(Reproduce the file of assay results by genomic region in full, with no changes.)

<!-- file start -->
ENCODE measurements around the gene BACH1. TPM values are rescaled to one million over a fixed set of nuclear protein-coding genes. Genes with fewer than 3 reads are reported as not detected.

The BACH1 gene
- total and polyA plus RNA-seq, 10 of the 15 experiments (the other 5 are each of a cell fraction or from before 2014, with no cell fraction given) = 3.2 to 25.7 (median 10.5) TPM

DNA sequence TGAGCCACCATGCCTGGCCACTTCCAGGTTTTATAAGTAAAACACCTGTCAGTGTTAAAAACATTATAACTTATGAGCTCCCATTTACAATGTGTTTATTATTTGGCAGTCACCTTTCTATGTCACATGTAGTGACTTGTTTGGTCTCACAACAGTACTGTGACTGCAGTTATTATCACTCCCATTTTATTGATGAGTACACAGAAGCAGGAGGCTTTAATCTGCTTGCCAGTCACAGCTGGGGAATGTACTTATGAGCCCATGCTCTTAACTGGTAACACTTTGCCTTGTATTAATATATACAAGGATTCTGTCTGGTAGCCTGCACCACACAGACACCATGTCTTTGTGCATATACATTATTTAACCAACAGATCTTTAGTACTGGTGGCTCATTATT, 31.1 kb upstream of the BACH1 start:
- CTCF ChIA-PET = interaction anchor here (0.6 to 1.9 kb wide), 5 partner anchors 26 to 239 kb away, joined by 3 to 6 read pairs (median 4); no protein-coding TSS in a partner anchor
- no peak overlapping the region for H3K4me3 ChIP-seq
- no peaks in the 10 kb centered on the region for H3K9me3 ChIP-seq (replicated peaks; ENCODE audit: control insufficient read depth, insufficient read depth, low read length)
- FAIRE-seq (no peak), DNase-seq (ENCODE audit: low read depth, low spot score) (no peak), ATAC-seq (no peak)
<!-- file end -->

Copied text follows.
ENCODE measurements around the gene BACH1. TPM values are rescaled to one million over a fixed set of nuclear protein-coding genes. Genes with fewer than 3 reads are reported as not detected.

The BACH1 gene
- total and polyA plus RNA-seq, 10 of the 15 experiments (the other 5 are each of a cell fraction or from before 2014, with no cell fraction given) = 3.2 to 25.7 (median 10.5) TPM

DNA sequence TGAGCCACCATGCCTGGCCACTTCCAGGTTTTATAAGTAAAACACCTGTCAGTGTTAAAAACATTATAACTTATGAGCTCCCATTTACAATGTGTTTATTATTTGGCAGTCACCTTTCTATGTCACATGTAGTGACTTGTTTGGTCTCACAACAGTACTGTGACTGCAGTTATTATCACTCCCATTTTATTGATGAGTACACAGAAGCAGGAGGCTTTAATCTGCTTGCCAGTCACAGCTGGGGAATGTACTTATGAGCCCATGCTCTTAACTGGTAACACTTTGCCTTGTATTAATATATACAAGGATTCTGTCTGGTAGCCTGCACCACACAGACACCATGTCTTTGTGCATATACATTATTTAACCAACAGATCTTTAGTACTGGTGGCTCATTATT, 31.1 kb upstream of the BACH1 start:
- CTCF ChIA-PET = interaction anchor here (0.6 to 1.9 kb wide), 5 partner anchors 26 to 239 kb away, joined by 3 to 6 read pairs (median 4); no protein-coding TSS in a partner anchor
- no peak overlapping the region for H3K4me3 ChIP-seq
- no peaks in the 10 kb centered on the region for H3K9me3 ChIP-seq (replicated peaks; ENCODE audit: control insufficient read depth, insufficient read depth, low read length)
- FAIRE-seq (no peak), DNase-seq (ENCODE audit: low read depth, low spot score) (no peak), ATAC-seq (no peak)